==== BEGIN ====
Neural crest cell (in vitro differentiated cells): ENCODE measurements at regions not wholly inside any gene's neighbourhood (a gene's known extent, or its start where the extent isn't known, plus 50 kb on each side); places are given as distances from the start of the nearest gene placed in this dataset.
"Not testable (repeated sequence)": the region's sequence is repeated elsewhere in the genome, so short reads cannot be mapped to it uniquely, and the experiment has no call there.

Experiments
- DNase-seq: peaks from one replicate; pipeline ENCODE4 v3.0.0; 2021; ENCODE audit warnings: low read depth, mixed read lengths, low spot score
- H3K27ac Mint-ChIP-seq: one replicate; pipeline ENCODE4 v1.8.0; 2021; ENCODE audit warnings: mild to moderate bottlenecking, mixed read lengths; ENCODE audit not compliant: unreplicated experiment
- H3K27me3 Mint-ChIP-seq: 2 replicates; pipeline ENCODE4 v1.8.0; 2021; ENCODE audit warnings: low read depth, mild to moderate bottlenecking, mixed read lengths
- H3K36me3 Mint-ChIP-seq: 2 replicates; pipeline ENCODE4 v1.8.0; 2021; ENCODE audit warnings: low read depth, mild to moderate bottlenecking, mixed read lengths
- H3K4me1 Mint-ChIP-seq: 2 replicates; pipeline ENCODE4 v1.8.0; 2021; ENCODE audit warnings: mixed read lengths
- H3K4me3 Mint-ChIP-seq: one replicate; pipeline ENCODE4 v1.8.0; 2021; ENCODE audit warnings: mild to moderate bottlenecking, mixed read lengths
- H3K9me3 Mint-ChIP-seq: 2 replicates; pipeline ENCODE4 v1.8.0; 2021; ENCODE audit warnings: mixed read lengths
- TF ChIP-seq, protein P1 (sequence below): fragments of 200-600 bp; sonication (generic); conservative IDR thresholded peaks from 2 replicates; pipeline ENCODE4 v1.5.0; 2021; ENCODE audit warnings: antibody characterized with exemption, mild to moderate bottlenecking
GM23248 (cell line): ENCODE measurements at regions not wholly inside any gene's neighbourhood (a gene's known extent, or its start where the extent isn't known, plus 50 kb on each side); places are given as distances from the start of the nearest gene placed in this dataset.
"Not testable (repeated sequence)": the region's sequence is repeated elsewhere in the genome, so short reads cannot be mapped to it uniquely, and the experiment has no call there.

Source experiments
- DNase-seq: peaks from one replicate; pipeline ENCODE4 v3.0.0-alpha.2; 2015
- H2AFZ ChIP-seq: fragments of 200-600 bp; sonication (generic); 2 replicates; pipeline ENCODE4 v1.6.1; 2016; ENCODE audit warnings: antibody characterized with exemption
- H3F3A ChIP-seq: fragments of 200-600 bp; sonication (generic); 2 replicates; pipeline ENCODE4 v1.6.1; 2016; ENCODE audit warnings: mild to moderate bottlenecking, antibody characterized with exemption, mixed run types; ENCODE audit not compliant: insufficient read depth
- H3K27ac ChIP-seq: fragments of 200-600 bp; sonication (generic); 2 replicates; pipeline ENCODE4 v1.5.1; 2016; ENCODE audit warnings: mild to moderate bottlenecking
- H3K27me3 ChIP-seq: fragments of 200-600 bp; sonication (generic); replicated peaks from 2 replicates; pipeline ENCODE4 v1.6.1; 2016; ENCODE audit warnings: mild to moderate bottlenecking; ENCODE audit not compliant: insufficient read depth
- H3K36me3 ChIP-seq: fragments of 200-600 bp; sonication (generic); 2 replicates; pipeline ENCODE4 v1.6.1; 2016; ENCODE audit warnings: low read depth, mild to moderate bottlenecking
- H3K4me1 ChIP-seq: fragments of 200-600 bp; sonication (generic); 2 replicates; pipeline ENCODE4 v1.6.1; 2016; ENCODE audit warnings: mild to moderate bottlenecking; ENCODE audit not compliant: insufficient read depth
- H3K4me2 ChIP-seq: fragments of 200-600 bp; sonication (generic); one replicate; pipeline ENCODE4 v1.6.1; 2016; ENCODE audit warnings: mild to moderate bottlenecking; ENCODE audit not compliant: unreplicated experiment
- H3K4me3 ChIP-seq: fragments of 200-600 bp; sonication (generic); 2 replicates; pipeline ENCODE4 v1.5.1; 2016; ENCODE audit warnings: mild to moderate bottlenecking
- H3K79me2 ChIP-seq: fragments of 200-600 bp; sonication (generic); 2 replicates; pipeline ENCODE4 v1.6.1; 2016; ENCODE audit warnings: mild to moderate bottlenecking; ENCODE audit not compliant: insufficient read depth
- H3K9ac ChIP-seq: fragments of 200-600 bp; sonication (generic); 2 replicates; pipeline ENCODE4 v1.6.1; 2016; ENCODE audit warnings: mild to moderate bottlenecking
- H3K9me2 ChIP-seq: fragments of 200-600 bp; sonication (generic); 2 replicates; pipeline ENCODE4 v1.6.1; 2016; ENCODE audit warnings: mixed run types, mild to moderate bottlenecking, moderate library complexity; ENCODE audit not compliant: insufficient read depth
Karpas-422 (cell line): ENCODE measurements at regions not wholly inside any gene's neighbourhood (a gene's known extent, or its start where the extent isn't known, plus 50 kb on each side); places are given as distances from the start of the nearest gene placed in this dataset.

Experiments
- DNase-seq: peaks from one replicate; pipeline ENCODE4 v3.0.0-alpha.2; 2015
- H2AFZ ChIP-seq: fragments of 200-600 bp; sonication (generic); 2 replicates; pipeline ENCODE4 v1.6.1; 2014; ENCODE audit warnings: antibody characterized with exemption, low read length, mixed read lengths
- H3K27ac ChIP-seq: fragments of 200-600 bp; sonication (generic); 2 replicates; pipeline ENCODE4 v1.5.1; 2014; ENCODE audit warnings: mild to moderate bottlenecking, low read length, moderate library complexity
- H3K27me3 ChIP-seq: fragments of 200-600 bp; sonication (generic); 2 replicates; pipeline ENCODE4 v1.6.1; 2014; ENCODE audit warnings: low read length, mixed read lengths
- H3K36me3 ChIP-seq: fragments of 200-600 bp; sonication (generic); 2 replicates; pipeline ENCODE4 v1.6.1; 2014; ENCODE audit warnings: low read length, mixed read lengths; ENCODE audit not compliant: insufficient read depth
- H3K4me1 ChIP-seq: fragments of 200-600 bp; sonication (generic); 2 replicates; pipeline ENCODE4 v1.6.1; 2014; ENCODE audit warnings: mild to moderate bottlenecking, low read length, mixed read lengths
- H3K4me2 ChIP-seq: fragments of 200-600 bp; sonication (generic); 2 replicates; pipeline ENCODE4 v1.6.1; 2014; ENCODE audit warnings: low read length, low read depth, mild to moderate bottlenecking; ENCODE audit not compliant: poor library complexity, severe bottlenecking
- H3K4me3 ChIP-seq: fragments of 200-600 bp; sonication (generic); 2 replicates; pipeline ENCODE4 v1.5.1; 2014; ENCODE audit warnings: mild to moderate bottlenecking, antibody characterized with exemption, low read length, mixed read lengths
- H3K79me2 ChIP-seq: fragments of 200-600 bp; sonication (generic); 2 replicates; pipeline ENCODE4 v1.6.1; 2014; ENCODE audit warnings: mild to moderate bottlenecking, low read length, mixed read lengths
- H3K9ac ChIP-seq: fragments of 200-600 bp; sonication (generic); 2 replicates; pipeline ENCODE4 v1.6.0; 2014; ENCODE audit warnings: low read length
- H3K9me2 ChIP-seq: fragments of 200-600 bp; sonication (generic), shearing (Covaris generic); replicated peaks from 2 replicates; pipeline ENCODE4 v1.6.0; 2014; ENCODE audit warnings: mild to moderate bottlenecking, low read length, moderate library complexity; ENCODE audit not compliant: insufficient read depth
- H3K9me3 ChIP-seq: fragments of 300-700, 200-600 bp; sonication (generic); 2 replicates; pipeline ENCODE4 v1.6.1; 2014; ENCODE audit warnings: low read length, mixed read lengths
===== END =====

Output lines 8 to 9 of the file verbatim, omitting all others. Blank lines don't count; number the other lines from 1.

- H3K4me1 Mint-ChIP-seq: 2 replicates; pipeline ENCODE4 v1.8.0; 2021; ENCODE audit warnings: mixed read lengths
- H3K4me3 Mint-ChIP-seq: one replicate; pipeline ENCODE4 v1.8.0; 2021; ENCODE audit warnings: mild to moderate bottlenecking, mixed read lengths